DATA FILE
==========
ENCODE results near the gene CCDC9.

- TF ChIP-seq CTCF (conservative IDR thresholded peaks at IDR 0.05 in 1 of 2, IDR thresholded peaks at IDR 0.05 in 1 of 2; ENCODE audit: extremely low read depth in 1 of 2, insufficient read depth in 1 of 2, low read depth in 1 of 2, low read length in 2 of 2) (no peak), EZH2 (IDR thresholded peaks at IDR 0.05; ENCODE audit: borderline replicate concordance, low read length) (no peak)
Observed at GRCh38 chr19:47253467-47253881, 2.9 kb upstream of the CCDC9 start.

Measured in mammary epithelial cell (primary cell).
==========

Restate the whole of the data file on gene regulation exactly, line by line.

ENCODE results near the gene CCDC9.

- TF ChIP-seq CTCF (conservative IDR thresholded peaks at IDR 0.05 in 1 of 2, IDR thresholded peaks at IDR 0.05 in 1 of 2; ENCODE audit: extremely low read depth in 1 of 2, insufficient read depth in 1 of 2, low read depth in 1 of 2, low read length in 2 of 2) (no peak), EZH2 (IDR thresholded peaks at IDR 0.05; ENCODE audit: borderline replicate concordance, low read length) (no peak)
Observed at GRCh38 chr19:47253467-47253881, 2.9 kb upstream of the CCDC9 start.

Measured in mammary epithelial cell (primary cell).